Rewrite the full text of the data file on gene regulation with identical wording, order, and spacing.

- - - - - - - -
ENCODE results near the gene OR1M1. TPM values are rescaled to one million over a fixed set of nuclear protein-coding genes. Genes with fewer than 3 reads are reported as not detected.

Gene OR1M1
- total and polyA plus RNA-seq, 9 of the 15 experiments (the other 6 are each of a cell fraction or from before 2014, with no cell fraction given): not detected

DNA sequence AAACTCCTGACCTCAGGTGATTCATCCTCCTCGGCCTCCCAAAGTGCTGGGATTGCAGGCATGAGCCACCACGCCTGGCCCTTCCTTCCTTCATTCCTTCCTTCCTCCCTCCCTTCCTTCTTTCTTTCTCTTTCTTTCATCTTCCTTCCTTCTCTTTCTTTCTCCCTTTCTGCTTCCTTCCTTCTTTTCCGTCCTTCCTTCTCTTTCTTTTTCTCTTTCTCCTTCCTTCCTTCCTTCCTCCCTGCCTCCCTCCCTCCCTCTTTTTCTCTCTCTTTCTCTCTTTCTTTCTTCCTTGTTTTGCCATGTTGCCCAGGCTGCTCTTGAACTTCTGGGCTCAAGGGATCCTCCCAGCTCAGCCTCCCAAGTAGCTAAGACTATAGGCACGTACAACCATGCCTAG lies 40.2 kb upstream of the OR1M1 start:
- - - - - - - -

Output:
ENCODE results near the gene OR1M1. TPM values are rescaled to one million over a fixed set of nuclear protein-coding genes. Genes with fewer than 3 reads are reported as not detected.

Gene OR1M1
- total and polyA plus RNA-seq, 9 of the 15 experiments (the other 6 are each of a cell fraction or from before 2014, with no cell fraction given): not detected

DNA sequence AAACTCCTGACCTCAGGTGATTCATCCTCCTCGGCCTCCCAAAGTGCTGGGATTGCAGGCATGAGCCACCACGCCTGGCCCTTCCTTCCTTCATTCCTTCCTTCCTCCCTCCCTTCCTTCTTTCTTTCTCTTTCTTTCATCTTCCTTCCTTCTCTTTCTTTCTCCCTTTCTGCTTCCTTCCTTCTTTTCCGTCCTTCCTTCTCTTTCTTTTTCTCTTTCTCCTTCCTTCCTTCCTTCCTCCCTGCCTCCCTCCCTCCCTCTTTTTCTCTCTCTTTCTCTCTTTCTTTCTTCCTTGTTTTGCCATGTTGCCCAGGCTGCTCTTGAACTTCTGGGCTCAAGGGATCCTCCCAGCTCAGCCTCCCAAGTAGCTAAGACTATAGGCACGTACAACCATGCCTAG lies 40.2 kb upstream of the OR1M1 start: